Juan Antonio Bardem’s female-driven 1973 Spanish thriller The Corruption of Chris Miller (originally La corrupcion de Chris Miller, and sometimes Behind the Shutters) is something of an anti-giallo. Over the course of its nearly two-hour running time, Bardem hints at the importance of a black-gloved, scythe-sporting killer rampaging through beautiful Spanish countrysides, but the majority of the film focuses on Chris Miller (Marisol) and her stepmother Ruth (Jean Seberg), both dealing with the aftermath of being left behind by Chris’ father and trying to mend their damage with the company of the handsome roaming Barney Webster (Barry Stokes). Part romance, part Gothic thriller, and part giallo, The Corruption of Chris Miller is a slow burn couched in an intriguing concept.
The interaction between Seberg’s Ruth and Marisol’s Chris is where the film really takes off – both are reeling, and Ruth has made it a point to corrupt Chris to the point where she’s no longer the same person her father once knew if he ever comes back. In part, Bardem’s direction is about revenge; he shows Ruth in a particularly evil light as she torments Chris by turning the power on and off, hinting at molestation, and continually dredging up Chris’ flashbacks of a rape sequence that the audience is only privy to late in the film. It’s all very effective, with Seberg primarily the star of the show; though she has an incredible mean streak, her own trauma ensures that the audience – and Chris – can’t hate her too much. She’s using Chris as her own crutch, and The Corruption of Chris Miller shows the insidious nature of being a plaything in someone else’s life.
All of that is more pronounced once Barney comes into the picture, a morally-questionable young man who is looking for some easy tail from two damaged women and possibly something more. He’s just another extension of being used, and the film spends a lot of time on the romances between Barney, Ruth, and Chris. While the film can run a little long in its middle half, Bardem sets up Barney as the obvious stand-in for the killer that we see only twice throughout. It’s too obvious for the viewer, but that means we’re constantly looking for another shadowy figure that might make himself known to the Millers.
Alas, the hooded murderer is just a ruse to draw attention away from Ruth and Chris and to give a neat twist to the film’s conclusion. While some viewers may not like Bardem toying with their expectations, the finale is fitting because it has a lot more to say about its title character than simply resolving a serial killer story. Instead, The Corruption of Chris Miller ends on a sad note – neither Chris or Ruth get a happily-ever-after tale, both forced to live with dark secrets in their own Stockholm Syndrome world.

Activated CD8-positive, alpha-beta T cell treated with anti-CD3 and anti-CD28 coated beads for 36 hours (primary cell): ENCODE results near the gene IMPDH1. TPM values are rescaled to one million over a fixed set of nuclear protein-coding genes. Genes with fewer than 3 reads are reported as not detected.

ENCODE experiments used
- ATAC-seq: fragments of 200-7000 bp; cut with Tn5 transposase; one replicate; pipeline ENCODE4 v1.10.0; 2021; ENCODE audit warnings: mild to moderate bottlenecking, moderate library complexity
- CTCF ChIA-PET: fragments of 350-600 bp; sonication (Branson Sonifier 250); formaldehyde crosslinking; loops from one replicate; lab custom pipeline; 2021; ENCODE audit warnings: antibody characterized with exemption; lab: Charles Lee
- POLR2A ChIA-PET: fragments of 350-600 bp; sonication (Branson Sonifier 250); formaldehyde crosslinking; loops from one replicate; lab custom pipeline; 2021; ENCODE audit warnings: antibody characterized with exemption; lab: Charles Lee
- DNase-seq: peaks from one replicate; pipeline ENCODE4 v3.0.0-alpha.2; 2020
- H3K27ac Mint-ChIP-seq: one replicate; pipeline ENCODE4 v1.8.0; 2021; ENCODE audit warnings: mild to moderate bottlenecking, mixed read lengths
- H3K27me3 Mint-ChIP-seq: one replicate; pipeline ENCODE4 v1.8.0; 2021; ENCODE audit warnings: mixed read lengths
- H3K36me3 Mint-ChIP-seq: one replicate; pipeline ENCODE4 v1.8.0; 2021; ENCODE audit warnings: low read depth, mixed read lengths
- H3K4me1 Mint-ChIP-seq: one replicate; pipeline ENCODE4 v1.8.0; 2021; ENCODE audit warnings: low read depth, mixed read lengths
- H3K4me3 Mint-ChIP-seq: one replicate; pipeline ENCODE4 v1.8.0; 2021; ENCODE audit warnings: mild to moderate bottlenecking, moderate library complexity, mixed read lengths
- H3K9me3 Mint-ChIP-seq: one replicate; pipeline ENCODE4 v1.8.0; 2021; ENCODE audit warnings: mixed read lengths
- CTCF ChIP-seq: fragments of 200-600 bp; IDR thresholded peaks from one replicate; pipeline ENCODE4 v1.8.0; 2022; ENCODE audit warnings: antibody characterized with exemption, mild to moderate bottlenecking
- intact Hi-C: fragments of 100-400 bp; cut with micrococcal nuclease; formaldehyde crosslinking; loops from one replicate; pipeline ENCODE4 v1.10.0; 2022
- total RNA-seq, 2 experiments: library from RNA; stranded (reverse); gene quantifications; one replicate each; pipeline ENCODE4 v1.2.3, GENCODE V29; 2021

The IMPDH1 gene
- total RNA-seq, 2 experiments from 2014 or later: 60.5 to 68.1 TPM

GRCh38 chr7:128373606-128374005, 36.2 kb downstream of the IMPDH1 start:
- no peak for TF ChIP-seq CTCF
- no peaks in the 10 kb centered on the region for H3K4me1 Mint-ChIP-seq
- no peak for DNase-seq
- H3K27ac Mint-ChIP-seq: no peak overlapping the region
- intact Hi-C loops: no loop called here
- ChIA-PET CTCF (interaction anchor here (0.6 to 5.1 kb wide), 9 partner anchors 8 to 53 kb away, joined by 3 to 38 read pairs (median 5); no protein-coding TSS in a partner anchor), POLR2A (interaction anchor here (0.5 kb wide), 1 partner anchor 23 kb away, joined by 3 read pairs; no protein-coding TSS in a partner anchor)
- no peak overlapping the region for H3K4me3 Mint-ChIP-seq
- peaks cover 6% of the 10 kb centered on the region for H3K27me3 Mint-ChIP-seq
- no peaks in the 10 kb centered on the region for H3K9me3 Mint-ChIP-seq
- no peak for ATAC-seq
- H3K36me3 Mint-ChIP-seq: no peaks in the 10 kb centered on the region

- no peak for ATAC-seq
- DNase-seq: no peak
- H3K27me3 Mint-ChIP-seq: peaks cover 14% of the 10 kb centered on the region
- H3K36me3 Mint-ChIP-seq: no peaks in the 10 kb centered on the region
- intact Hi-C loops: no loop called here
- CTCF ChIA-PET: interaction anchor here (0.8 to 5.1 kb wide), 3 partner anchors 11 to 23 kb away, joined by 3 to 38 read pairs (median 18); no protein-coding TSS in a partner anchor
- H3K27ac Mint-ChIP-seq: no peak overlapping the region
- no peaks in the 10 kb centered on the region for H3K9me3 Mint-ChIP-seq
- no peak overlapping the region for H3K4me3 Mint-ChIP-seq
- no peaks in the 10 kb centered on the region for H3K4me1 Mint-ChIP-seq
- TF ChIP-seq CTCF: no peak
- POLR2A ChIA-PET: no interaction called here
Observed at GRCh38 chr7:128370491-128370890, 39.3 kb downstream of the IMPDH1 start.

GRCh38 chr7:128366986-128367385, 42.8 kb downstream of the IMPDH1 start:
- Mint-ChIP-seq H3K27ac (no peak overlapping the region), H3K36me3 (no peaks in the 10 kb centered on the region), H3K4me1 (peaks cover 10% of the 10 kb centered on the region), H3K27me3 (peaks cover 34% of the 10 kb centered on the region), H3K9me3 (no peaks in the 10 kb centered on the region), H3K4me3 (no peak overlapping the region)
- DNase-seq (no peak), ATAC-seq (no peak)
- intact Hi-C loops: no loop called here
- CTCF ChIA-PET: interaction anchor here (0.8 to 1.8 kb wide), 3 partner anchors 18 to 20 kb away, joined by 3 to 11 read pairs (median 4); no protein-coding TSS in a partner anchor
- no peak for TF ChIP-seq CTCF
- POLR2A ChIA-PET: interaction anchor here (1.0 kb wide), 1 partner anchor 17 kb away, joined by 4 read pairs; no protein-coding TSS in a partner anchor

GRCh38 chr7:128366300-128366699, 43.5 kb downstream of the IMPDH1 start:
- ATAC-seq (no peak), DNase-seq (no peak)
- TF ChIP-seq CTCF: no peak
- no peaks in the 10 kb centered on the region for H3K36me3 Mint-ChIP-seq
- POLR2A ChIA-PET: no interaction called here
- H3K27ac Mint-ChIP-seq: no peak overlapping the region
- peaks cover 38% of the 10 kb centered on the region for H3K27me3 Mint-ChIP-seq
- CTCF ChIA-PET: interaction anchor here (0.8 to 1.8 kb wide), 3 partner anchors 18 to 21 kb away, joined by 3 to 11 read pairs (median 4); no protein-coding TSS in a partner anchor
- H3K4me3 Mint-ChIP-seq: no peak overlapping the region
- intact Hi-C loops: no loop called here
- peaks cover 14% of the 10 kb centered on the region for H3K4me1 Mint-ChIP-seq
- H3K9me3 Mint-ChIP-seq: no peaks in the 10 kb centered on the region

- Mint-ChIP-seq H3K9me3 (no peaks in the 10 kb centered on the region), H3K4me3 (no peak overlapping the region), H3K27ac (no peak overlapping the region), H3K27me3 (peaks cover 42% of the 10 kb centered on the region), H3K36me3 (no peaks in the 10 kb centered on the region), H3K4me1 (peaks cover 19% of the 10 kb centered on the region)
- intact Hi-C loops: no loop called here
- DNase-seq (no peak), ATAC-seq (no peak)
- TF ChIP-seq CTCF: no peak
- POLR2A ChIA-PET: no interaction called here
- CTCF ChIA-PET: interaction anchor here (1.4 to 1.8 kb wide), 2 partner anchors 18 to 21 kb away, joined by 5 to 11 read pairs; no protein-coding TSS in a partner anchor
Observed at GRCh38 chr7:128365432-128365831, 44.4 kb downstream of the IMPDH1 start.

The Corruption of Chris Miller is exceedingly plodding, and its kills are few and far between. It won’t appeal to viewers who are not prepared to spend copious amounts of time on character study, or those looking for a traditional black-gloved killer giallo. But I urge you to give the film a chance to expand past its generic setup and appreciate the dark tale of passion and vengeance; the included killer is just a secondary treat.
Vinegar Syndrome has given The Corruption of Chris Miller a beautiful new Blu-ray release with a 4k restoration of the film from the original 35mm camera negative. The results are absolutely gorgeous; the film is drenched in color, from the verdant hues of the Spanish countryside to the vibrant reds of spilled blood. There is about a medium grain body, and detail is very high. Occasional spots and damage can be seen especially in the film’s final shot, and there is one occasion where a dark sequence loses some definition. But overall this 4k restoration looks amazing, and Vinegar Syndrome has done an excellent job giving fans a visual feast.
Vinegar Syndrome includes two options for the audio. First is the original English language track, along with English subtitles that match the dialogue. The other is the Spanish dubbed track with English subtitles that correspond with the slightly changed dialogue. Both sound great with a bombastic score and clear, crisp dialogue. The English language subtitles are slightly delayed, though, which can be a little frustrating.
The extras at first appear to be a bit lacking considering there are no new features or commentaries; however, diving a little deeper reveals some nice inclusions. Vinegar Syndrome provides the Spanish opening credits, the alternate Spanish ending (which I actually prefer), and a shot of the Spanish newspaper insert. Along with that, they’ve assembled a 58 minute archival interview with Bardem called Different Perspectives, and a previously-released 12 minute short documentary on the life of Jean Seberg. The original theatrical trailer is also included and appears to have been restored too.
The set also includes a DVD version of the film and reversible cover artwork.
For fans of slow-burn horror and giallo cinema, The Corruption of Chris Miller is well worth a look, and Vinegar Syndrome’s excellent Blu-ray/DVD combo has restored the film to its original glory. Definitely recommended.